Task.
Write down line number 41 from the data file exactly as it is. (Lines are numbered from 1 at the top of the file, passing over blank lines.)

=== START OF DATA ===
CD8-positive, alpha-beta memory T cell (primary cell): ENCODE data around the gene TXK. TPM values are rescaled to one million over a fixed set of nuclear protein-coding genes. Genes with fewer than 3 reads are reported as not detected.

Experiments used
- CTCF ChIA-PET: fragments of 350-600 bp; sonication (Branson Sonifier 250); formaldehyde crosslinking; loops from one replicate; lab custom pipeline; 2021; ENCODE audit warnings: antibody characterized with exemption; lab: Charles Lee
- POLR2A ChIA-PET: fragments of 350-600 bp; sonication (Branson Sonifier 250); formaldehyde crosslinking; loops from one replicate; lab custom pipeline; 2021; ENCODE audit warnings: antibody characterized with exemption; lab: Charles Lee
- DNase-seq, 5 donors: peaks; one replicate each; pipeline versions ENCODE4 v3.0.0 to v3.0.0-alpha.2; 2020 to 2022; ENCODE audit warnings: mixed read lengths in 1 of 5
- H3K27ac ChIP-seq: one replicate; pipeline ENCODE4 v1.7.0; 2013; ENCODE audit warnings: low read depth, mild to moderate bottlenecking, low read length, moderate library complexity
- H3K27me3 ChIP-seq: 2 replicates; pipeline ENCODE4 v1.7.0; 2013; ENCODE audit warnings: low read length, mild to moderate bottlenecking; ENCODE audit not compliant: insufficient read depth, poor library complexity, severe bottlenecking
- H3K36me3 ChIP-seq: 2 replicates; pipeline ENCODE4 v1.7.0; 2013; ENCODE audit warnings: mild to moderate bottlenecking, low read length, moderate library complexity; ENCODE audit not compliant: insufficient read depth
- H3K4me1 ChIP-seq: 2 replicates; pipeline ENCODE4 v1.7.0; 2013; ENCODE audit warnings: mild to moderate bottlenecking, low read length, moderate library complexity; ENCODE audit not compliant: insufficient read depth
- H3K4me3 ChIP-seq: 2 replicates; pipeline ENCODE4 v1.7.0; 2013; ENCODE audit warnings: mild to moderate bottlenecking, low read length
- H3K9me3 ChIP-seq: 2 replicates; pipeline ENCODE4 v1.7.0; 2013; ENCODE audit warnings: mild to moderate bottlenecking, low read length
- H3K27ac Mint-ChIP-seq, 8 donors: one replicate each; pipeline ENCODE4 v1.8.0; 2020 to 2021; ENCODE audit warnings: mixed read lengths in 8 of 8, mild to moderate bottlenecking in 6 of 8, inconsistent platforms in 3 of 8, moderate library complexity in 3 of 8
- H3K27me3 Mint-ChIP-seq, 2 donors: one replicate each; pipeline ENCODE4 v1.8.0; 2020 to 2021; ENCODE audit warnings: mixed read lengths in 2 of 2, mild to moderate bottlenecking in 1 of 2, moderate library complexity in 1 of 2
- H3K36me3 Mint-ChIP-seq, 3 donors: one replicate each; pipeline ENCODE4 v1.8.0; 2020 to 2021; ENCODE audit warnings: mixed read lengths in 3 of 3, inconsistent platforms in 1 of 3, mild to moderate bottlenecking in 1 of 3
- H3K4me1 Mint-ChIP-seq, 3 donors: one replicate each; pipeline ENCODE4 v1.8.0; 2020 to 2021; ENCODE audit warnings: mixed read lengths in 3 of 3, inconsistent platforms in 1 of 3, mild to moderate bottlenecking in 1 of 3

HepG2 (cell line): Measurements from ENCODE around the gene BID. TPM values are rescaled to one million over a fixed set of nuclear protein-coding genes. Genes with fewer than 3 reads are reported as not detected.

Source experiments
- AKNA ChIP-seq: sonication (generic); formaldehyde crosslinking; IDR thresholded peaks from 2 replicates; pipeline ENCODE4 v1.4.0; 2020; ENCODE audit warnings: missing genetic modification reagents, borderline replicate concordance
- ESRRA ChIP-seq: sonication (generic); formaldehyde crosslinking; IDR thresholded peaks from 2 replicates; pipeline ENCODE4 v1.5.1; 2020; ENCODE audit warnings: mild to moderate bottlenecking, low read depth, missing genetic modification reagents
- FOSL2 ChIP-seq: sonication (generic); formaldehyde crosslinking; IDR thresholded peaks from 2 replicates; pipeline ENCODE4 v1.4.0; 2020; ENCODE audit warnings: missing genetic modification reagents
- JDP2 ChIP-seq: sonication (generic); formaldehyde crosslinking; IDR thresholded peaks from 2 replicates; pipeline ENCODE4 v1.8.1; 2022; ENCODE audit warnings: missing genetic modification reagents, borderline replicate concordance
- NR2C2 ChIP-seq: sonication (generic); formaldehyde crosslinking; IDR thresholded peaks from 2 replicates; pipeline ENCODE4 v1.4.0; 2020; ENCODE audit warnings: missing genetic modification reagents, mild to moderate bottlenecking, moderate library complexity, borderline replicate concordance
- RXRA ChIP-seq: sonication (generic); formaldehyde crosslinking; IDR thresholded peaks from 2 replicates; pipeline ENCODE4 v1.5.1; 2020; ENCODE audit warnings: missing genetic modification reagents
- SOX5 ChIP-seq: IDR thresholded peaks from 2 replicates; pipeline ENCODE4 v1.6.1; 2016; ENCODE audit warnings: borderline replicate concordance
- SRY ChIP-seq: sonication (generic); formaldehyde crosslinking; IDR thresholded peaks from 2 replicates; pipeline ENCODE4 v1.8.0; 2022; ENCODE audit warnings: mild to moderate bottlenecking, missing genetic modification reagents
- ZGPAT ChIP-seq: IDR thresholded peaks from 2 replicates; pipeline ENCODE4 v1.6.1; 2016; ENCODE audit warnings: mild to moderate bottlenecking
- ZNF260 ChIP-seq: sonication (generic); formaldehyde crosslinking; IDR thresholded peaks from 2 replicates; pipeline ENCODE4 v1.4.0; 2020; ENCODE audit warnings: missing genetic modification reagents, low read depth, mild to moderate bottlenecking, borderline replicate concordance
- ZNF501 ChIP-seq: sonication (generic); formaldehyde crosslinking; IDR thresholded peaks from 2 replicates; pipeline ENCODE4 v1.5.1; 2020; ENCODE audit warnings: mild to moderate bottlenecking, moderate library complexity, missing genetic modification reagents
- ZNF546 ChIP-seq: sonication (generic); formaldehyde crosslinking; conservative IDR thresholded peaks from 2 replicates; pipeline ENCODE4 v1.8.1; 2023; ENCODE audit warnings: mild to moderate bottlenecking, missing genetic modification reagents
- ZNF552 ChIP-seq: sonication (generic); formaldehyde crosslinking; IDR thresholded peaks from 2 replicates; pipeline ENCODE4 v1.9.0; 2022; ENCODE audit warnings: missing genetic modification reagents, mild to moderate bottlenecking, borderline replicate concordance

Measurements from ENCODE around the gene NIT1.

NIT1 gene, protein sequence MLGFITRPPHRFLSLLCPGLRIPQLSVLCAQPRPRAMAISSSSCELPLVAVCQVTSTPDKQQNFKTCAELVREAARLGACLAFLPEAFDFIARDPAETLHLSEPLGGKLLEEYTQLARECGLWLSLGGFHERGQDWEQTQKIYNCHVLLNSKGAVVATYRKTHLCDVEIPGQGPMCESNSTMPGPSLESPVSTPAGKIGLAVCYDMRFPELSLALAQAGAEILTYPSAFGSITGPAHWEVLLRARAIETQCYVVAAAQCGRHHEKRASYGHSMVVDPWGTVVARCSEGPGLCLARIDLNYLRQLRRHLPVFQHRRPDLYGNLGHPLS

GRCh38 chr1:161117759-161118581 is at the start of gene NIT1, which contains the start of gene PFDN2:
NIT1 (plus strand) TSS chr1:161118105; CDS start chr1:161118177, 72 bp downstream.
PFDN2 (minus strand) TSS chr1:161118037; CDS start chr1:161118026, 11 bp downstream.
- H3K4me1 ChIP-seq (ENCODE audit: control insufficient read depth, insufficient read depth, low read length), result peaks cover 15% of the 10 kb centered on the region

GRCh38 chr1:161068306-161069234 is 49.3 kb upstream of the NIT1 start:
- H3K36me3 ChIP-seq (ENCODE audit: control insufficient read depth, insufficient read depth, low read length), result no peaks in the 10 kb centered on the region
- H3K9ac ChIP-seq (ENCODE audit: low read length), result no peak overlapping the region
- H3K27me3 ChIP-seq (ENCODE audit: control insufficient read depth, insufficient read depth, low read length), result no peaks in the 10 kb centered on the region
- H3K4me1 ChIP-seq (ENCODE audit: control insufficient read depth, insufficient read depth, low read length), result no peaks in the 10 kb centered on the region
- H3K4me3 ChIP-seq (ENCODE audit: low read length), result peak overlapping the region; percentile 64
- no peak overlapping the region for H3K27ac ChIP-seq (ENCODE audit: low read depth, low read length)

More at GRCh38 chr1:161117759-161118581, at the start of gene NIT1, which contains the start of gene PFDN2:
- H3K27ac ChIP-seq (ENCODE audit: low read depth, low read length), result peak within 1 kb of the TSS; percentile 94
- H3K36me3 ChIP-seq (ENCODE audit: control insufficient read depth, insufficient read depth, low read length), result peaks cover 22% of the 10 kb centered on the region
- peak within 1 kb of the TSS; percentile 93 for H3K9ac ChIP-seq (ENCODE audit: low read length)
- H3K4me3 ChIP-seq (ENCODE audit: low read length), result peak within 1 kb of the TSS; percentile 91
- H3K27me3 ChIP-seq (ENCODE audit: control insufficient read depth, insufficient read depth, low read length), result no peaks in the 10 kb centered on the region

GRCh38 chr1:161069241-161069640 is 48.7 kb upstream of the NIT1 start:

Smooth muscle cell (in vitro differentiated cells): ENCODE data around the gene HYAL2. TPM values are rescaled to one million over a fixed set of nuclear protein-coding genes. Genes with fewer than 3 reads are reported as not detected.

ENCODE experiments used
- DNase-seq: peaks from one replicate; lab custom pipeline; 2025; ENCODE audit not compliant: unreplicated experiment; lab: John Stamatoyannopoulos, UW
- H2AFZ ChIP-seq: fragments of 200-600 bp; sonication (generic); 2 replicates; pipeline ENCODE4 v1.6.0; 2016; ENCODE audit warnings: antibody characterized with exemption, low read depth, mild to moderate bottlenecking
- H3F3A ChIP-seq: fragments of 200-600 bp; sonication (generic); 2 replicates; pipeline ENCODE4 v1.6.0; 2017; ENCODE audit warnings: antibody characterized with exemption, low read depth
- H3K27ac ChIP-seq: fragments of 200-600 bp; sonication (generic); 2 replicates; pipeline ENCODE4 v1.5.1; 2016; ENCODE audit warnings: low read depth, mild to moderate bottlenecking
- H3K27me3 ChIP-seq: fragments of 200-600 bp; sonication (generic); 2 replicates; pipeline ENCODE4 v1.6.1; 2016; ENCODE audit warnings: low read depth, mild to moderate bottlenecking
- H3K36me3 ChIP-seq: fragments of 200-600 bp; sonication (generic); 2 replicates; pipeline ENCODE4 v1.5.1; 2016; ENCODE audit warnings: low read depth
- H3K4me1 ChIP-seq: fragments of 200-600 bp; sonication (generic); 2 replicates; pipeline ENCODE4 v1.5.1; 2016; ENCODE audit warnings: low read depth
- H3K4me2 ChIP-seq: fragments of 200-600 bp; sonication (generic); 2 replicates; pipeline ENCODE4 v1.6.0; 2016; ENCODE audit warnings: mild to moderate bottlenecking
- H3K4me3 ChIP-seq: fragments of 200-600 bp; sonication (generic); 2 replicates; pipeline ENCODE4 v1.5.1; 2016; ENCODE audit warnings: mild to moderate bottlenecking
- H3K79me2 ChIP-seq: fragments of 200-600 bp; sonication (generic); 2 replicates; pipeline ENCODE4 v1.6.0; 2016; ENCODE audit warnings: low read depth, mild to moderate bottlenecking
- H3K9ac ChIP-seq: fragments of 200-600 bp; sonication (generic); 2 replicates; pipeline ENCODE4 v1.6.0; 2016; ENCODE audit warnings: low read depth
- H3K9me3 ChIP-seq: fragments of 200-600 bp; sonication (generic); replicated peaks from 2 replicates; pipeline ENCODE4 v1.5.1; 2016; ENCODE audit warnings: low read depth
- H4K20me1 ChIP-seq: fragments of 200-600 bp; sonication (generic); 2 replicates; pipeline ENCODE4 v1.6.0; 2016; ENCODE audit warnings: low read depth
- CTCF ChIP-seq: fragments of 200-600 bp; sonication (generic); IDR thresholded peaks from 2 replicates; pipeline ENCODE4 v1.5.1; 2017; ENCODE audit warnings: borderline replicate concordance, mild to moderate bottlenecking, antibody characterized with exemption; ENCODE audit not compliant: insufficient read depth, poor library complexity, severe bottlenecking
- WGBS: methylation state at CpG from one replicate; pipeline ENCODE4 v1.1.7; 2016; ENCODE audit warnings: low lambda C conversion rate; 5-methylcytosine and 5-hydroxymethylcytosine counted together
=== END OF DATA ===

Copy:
- H3K4me1 ChIP-seq (ENCODE audit: control insufficient read depth, insufficient read depth, low read length), result no peaks in the 10 kb centered on the region